A work in progress, works cited under development.

As telecommunications networks have become more sophisticated, so has the law of telecommunications evolved, with the Internet becoming a greater focus in an ever-increasing digital focus in the economy.  This report will briefly document early legislation and will progress to the present.  A report on data protection goes into more depth on a telecommunications law sub-topic.

International

International Telecommunications Convention of 1982 – this treaty established the International Telecommunications Union, a standards agency part of the United Nations that deals with communications technology and their development in member states.  In the first section of Article 4, the convention states as its first purpose:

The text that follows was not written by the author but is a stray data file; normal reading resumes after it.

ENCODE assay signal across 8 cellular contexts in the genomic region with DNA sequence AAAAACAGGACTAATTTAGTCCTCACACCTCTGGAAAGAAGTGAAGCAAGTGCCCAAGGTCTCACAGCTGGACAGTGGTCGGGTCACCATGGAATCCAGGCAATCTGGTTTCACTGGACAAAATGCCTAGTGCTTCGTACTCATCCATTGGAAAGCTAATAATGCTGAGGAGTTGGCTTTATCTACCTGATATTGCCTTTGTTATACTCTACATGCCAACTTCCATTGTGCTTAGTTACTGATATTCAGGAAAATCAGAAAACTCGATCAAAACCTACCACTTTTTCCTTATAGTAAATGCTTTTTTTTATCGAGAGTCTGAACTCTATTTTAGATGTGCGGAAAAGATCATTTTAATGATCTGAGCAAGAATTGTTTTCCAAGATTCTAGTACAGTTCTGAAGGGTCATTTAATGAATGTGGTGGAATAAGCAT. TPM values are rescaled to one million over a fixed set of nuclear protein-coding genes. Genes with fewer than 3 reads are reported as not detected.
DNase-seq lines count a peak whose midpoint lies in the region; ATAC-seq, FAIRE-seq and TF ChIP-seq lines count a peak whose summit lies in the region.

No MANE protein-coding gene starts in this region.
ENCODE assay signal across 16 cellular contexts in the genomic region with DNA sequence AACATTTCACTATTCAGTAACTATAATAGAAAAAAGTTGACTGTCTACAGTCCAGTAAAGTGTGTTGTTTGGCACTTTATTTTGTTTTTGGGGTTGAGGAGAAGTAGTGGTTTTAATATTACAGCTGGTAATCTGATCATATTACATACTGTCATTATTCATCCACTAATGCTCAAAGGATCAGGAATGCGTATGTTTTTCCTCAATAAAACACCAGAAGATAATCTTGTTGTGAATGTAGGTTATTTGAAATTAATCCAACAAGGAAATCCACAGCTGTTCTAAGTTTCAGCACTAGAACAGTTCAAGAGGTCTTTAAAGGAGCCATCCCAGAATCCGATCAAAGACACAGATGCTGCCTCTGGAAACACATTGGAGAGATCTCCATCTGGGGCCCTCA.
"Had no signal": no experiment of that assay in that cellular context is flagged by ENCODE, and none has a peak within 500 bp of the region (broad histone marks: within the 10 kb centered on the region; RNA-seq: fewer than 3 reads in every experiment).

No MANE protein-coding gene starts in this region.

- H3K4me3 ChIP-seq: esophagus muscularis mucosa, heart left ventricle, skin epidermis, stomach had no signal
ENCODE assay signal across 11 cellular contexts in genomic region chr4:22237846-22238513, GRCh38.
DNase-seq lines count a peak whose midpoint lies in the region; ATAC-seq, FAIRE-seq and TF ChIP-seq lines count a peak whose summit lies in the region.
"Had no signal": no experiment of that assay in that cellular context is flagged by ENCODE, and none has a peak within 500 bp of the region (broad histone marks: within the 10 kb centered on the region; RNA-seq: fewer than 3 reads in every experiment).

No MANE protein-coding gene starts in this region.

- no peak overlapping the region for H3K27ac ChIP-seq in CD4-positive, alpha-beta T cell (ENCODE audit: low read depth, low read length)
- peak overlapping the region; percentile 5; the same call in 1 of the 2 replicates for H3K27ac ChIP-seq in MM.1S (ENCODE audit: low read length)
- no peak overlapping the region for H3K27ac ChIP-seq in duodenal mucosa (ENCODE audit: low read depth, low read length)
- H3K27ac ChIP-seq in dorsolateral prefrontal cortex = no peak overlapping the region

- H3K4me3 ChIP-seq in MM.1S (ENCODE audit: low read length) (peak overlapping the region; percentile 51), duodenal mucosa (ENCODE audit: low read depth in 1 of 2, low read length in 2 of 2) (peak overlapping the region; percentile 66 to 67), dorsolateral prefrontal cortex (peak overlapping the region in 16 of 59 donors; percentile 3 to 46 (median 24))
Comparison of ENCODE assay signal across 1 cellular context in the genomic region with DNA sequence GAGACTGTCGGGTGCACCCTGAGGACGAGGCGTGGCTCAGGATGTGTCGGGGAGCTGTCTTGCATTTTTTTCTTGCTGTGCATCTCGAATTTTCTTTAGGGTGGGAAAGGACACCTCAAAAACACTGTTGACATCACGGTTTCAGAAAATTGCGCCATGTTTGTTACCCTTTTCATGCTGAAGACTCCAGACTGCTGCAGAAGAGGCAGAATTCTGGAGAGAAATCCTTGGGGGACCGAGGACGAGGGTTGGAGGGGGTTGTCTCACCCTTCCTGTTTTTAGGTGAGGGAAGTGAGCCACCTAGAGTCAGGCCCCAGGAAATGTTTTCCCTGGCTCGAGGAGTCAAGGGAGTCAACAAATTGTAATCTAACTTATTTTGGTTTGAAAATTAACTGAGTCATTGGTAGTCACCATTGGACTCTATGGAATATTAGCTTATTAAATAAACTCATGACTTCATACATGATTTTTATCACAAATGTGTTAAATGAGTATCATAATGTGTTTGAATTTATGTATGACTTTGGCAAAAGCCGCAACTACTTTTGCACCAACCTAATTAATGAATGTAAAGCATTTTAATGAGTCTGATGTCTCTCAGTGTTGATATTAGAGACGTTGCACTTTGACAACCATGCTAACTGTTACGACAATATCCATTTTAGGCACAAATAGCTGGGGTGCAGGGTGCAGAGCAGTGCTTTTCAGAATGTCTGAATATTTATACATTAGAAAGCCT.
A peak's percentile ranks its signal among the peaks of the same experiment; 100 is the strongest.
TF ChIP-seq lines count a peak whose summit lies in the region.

a) to maintain and extend international cooperation between all Members of the Union for the improvement and rational use of telecommunications of all kinds, as well as to promote and to offer technical assistance to developing countries in the field of telecommunications

The treaty also covers the powers member state governments have over private use of communications technology, particularly if the use endangers national security or public order interests.  Article 20 details the powers member states have in suspending international telecommunications service.

Regional

Data Protection Directive, Directive 97/66/EC

National

United Kingdom – Telecommunications Act 1984, Communications Act 2003

United States – Telecommunications Act of 1996, Communications Decency Act

China – Telecommunications Regulations of the People’s Republic of China

With the greater focus in telecommunications in our lives, a potential concern for businesses is the effect of net neutrality legislation on the operation of the Internet.